With the province’s building code likely to change, homeowners and buyers should be educating themselves, says the past president of the Fire Fighters’Association of Ontario.
“People spend a lot of energy, money, and time on things like granite countertops,” said Carl G. Pearson.
Bill 52, which would alter Ontario’s Building Code to allow six-storey wood construction of mid-rise buildings, was put forth by Conservative MPP Victor Fedeli from Nipissing.
Four-storeys are standard; reviving the demand for lumber was driving the Forestry Industry Revitalization Act.
The Bill passed second reading in the Legislature earlier this year, however, it was nixed due to prorogation.
“Hopefully we’ll be the new government, to be blunt, and we’ll be able to bring this to a vote ourselves,” said Fedeli.
Pearson, though, is concerned the new combustible materials will put the public – and firefighters – at risk.
Stone, brick, or block buildings “stand up very well in fire conditions,” Pearson said.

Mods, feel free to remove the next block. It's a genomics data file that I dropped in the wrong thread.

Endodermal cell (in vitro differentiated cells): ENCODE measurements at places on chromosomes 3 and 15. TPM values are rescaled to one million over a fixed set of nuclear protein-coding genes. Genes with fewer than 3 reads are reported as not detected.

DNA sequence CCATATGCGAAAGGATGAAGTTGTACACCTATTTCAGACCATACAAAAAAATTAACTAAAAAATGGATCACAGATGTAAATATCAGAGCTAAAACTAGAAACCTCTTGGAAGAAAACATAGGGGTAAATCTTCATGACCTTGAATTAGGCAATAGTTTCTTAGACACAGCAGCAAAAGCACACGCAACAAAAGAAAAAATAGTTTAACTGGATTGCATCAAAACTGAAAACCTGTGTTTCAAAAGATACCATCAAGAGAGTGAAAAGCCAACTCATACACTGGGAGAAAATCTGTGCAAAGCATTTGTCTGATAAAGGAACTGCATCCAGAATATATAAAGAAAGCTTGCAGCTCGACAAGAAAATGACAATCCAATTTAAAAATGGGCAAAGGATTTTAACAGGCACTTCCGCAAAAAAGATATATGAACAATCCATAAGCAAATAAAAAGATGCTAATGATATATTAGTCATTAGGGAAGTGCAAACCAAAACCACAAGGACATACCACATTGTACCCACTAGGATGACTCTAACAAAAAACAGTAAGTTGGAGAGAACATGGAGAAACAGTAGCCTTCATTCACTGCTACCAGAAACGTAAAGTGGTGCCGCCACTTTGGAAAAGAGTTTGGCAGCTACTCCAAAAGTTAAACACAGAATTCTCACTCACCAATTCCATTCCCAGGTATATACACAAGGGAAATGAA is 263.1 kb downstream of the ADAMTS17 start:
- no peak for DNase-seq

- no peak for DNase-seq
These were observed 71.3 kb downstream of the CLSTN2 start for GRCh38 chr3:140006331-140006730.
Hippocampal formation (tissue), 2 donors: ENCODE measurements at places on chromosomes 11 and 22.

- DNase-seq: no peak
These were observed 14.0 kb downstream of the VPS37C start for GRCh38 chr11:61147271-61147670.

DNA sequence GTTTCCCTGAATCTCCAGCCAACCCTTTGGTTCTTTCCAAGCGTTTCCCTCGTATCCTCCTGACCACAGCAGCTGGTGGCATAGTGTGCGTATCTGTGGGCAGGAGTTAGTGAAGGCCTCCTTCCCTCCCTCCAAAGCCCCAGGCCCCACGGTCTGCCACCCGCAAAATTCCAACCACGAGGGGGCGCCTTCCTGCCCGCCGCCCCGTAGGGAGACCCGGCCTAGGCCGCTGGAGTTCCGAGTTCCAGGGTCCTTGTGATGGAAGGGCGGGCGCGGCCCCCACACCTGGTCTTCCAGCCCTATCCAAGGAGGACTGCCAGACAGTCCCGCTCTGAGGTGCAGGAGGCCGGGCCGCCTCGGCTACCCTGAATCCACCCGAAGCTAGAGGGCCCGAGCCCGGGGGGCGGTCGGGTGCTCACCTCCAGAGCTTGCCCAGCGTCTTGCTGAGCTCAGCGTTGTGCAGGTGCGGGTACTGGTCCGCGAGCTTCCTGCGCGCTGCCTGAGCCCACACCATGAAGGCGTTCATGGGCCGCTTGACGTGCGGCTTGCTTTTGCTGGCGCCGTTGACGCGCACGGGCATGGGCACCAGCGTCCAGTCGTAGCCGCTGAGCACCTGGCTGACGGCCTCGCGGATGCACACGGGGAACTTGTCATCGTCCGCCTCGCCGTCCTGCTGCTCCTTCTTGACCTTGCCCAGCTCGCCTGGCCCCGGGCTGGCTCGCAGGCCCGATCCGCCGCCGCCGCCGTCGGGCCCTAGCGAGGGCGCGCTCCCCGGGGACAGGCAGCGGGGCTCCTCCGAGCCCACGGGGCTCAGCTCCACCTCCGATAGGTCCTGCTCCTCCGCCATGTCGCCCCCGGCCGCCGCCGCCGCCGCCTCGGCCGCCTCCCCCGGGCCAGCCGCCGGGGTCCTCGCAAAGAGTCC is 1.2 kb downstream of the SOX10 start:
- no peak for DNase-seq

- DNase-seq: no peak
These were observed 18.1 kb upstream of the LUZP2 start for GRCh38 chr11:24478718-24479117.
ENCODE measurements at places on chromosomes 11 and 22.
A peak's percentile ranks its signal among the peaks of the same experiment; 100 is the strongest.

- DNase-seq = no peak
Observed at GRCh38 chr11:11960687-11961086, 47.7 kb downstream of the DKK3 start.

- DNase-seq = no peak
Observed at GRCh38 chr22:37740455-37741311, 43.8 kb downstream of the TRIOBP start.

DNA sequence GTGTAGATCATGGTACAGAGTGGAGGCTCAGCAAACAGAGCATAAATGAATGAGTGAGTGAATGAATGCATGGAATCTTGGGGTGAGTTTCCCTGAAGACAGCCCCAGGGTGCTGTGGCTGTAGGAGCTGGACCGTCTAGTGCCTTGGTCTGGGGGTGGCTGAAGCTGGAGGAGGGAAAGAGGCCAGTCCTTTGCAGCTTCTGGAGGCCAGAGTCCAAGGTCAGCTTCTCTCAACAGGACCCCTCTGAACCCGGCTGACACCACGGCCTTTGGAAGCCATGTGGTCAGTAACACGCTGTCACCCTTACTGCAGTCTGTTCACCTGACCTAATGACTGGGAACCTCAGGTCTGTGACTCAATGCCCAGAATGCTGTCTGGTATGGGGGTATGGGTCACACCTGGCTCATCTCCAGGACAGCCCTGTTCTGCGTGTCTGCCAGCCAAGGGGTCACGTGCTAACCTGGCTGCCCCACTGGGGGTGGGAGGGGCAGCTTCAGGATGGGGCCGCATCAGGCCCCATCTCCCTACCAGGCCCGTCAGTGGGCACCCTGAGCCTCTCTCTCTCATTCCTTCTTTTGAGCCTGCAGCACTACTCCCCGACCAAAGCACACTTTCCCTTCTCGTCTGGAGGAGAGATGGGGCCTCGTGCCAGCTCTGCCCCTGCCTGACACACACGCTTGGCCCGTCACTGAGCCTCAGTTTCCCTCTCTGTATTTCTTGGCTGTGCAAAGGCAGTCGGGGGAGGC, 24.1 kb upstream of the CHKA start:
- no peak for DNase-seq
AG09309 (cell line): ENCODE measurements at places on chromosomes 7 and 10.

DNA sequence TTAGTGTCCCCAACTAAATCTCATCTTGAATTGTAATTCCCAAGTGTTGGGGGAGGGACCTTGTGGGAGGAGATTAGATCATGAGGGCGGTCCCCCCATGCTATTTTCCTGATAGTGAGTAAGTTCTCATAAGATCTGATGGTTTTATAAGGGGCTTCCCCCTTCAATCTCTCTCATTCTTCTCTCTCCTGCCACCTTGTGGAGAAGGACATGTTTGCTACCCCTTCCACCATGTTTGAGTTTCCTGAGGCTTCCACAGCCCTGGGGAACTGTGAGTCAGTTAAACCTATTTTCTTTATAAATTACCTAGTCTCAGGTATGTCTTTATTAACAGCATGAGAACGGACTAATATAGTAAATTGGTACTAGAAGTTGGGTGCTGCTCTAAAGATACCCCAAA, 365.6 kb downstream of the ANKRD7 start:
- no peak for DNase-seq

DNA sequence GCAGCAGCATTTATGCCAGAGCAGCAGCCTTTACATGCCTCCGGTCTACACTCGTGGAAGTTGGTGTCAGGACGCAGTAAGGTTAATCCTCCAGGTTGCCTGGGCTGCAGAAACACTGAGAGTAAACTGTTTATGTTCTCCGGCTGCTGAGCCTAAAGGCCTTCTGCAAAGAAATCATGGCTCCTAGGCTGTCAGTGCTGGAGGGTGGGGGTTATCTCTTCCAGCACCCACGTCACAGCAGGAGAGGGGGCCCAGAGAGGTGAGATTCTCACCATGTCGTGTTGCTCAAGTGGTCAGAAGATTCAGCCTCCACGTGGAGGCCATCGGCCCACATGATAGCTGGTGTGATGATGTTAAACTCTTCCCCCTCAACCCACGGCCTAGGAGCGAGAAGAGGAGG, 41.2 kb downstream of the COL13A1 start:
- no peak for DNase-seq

Homebuyers could use these materials to fortify the building or even install sprinklers “instead of worrying about the nickel-plated faucets,” he said.
Fedeli’s bill included fire safety measures such as mandated installation of sprinklers, use of fire-resistant assemblies and compartmentalization of buildings.
Homes built in the last 10 years have greater collapse potential than those constructed in the ’60s and ’70s, said Ottawa Fire spokesman Marc Messier.
Yet there are some advantages to newer homes.
If firefighters become trapped in an apartment and have to cross into another unit, “you can’t breach that wall” in a concrete structure, said Messier, but “you could kick your way through the drywall.”
Residents should contact the fire department and ask, “what are your capabilities?,” Pearson said.
“Access is a huge issue for the fire service,” he said, and new materials have affected the way firefighters approach a blaze.
When battling a blaze, the aim is to confine it, reduce it, and eliminate it, said Pearson.
But they’re more likely to use defensive firefighting from the outside if no occupants are inside — reducing the likelihood of preserving the building and its contents.
“In the end, we just want the public to be aware,” he said.
Fedeli said the Bill has additional benefits.
“If you don’t properly harvest that soft wood, it becomes the fuel for forest fires,” said Fedeli.
“You need to manage the forests, or Mother Nature will.”